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The devil is in the detail: deception and consistency over repeated interviews

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The devil is in the detail: deception and consistency over repeated interviews. / Hudson, Charlotte A.; Vrij, Aldert; Akehurst, Lucy; Hope, Lorraine.

In: Psychology, Crime & Law, 30.01.2019.

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@article{26348e8f5ddb448c916291a9e41b754f,
title = "The devil is in the detail: deception and consistency over repeated interviews",
abstract = "Research indicates that truthful statements typically contain more details than fabricated statements, and that truth tellers are no more consistent than liars over multiple interviews. In this experiment, we examine the impact of (i) multiple interviewers and (ii) reverse order recall on liars’ and truth tellers’ consistency and amount of reported detail over repeated recall attempts. Participants either took part in a mock crime (lying condition) or an innocent event (truth telling condition) which they were subsequently interviewed about in two separate interview phases. Truth tellers provided more details overall, and more reminiscent details than liars. There were no differences between veracity groups for the number of omissions made or repetitions reported. Despite the popular belief that inconsistency is a cue to deception, we found little support for the notion that consistency (or lack of consistency) offers a diagnostic cue to deception. We found little evidence that switching interviewer or recalling in reverse order induced inconsistencies in liars. In fact, due to the number of reminiscent details in truth tellers’ accounts, our findings suggest that accounts provided by liars tend to be slightly more consistent than those provided by truth tellers. Materials for this paper can be found at osf.io/hgvmk/.",
author = "Hudson, {Charlotte A.} and Aldert Vrij and Lucy Akehurst and Lorraine Hope",
year = "2019",
month = "1",
day = "30",
doi = "10.1080/1068316X.2019.1574790",
language = "English",
journal = "Psychology, Crime & Law",
issn = "1068-316X",
publisher = "Routledge",

}

RIS

TY - JOUR

T1 - The devil is in the detail: deception and consistency over repeated interviews

AU - Hudson, Charlotte A.

AU - Vrij, Aldert

AU - Akehurst, Lucy

AU - Hope, Lorraine

PY - 2019/1/30

Y1 - 2019/1/30

N2 - Research indicates that truthful statements typically contain more details than fabricated statements, and that truth tellers are no more consistent than liars over multiple interviews. In this experiment, we examine the impact of (i) multiple interviewers and (ii) reverse order recall on liars’ and truth tellers’ consistency and amount of reported detail over repeated recall attempts. Participants either took part in a mock crime (lying condition) or an innocent event (truth telling condition) which they were subsequently interviewed about in two separate interview phases. Truth tellers provided more details overall, and more reminiscent details than liars. There were no differences between veracity groups for the number of omissions made or repetitions reported. Despite the popular belief that inconsistency is a cue to deception, we found little support for the notion that consistency (or lack of consistency) offers a diagnostic cue to deception. We found little evidence that switching interviewer or recalling in reverse order induced inconsistencies in liars. In fact, due to the number of reminiscent details in truth tellers’ accounts, our findings suggest that accounts provided by liars tend to be slightly more consistent than those provided by truth tellers. Materials for this paper can be found at osf.io/hgvmk/.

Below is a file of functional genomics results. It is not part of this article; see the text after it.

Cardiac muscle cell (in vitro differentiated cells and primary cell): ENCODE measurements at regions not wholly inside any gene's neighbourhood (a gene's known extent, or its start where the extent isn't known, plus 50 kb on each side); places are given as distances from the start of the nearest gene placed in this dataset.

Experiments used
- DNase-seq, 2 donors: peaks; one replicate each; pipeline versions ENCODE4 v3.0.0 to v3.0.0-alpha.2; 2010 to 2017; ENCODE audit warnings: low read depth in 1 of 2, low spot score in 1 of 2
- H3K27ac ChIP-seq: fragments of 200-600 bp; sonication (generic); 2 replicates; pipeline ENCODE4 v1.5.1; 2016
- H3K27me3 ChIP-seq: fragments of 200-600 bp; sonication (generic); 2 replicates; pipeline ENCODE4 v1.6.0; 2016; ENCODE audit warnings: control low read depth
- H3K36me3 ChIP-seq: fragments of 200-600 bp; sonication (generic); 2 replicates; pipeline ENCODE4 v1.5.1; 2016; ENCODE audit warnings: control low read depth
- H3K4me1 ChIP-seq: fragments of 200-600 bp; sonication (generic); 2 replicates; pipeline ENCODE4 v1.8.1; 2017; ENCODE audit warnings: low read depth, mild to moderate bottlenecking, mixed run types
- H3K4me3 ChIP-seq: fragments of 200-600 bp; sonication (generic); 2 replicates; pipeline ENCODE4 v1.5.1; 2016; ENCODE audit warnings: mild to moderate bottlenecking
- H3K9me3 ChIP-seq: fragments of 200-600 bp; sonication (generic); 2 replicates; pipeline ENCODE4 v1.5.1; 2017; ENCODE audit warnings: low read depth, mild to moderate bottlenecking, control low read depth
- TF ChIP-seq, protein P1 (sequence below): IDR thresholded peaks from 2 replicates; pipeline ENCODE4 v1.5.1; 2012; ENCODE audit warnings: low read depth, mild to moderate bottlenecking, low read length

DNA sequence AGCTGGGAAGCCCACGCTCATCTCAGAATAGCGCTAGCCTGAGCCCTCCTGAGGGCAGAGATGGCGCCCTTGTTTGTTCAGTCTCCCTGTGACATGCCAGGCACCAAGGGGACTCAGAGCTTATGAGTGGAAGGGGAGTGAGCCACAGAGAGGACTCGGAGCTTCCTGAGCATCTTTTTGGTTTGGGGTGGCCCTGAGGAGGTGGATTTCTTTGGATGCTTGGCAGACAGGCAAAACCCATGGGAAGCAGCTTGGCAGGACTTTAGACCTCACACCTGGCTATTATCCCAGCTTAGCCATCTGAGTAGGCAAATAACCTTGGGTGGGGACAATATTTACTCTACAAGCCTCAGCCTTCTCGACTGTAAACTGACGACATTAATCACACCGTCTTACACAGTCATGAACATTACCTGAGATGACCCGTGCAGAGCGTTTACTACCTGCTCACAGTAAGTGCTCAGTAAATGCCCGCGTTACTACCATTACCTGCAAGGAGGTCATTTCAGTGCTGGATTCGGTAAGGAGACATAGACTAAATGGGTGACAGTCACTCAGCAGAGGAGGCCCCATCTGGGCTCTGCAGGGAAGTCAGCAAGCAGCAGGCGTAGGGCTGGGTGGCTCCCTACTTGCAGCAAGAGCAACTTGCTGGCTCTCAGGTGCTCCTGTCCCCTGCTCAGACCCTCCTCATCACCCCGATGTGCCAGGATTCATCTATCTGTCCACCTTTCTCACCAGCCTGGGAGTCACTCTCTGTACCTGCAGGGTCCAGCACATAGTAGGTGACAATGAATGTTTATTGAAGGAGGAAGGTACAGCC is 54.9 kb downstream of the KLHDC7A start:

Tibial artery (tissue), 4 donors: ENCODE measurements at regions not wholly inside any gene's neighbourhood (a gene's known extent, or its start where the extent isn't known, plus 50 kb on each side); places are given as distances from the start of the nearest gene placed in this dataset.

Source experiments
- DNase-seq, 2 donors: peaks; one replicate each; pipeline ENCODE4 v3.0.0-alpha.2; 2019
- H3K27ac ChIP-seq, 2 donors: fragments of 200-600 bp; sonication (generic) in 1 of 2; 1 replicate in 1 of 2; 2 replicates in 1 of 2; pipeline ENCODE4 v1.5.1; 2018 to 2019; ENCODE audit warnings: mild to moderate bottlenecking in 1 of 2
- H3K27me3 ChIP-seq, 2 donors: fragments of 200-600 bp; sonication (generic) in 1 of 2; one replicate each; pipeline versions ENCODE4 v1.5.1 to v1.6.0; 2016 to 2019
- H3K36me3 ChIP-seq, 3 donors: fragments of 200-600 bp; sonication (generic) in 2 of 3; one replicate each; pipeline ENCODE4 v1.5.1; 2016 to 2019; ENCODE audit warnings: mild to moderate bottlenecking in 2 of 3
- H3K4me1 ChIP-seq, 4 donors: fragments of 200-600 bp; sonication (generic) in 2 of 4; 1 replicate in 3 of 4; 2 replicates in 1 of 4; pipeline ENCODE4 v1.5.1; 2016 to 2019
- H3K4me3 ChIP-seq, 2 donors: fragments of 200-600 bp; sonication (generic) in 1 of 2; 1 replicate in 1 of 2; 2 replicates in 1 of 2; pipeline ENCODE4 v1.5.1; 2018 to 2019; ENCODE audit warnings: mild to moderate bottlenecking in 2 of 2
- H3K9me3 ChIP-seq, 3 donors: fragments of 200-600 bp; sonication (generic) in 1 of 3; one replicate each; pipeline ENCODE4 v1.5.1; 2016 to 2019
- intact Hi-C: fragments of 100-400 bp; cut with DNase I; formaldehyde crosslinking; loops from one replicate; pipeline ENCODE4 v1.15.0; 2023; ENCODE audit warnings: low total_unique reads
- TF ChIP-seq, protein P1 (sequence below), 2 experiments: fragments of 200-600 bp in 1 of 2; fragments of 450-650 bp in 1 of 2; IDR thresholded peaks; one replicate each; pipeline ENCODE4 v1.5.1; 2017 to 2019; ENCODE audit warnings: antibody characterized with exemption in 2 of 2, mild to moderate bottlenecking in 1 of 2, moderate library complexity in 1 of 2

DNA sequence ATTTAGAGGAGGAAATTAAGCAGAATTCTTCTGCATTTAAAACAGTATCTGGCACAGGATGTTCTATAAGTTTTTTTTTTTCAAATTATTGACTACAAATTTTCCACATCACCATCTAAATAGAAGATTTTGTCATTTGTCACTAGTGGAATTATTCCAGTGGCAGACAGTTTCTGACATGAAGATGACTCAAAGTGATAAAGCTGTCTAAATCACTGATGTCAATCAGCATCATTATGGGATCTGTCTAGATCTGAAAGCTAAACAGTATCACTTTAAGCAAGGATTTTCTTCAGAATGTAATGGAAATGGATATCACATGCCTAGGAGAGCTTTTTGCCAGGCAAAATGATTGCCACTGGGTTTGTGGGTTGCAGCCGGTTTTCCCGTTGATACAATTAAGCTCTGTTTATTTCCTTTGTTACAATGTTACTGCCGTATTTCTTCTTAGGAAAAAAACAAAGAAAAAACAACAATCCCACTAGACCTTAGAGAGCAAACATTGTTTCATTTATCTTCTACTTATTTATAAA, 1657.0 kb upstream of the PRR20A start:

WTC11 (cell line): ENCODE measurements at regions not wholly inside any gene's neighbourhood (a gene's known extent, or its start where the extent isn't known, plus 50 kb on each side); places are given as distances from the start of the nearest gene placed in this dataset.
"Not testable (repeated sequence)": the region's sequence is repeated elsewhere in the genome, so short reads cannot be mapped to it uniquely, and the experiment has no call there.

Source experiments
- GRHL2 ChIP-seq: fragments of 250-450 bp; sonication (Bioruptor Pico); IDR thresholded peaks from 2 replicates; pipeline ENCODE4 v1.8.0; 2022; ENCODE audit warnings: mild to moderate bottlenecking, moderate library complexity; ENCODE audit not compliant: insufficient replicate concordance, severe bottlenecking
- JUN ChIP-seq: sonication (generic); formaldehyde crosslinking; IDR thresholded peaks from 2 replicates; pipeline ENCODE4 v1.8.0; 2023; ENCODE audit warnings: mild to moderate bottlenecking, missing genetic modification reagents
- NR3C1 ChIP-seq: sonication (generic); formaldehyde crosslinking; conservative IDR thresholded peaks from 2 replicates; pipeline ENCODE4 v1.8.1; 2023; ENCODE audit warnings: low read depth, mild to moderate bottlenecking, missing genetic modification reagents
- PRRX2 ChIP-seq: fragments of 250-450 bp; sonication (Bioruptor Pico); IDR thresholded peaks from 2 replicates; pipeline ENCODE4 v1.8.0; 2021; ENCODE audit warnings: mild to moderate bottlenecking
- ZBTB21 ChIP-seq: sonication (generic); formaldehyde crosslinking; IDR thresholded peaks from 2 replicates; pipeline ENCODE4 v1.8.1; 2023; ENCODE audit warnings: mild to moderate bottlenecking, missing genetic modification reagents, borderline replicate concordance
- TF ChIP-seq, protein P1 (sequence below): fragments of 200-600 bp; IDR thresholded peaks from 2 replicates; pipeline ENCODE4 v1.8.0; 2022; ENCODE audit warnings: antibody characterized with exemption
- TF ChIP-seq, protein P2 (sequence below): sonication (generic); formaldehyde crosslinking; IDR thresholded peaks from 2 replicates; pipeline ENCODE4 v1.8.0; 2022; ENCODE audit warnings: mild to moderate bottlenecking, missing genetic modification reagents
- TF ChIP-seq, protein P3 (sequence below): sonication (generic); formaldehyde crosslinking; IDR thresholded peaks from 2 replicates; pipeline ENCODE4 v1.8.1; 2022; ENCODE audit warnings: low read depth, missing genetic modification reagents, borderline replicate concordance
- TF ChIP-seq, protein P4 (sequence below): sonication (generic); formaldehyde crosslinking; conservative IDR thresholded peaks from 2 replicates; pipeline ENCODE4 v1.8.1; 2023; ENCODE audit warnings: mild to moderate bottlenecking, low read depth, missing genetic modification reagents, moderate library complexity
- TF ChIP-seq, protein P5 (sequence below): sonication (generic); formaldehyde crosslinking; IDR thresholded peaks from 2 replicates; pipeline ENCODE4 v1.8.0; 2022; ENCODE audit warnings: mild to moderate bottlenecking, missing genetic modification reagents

AB - Research indicates that truthful statements typically contain more details than fabricated statements, and that truth tellers are no more consistent than liars over multiple interviews. In this experiment, we examine the impact of (i) multiple interviewers and (ii) reverse order recall on liars’ and truth tellers’ consistency and amount of reported detail over repeated recall attempts. Participants either took part in a mock crime (lying condition) or an innocent event (truth telling condition) which they were subsequently interviewed about in two separate interview phases. Truth tellers provided more details overall, and more reminiscent details than liars. There were no differences between veracity groups for the number of omissions made or repetitions reported. Despite the popular belief that inconsistency is a cue to deception, we found little support for the notion that consistency (or lack of consistency) offers a diagnostic cue to deception. We found little evidence that switching interviewer or recalling in reverse order induced inconsistencies in liars. In fact, due to the number of reminiscent details in truth tellers’ accounts, our findings suggest that accounts provided by liars tend to be slightly more consistent than those provided by truth tellers. Materials for this paper can be found at osf.io/hgvmk/.

U2 - 10.1080/1068316X.2019.1574790

DO - 10.1080/1068316X.2019.1574790

M3 - Article

JO - Psychology, Crime & Law

T2 - Psychology, Crime & Law

JF - Psychology, Crime & Law

SN - 1068-316X

ER -

ID: 13066073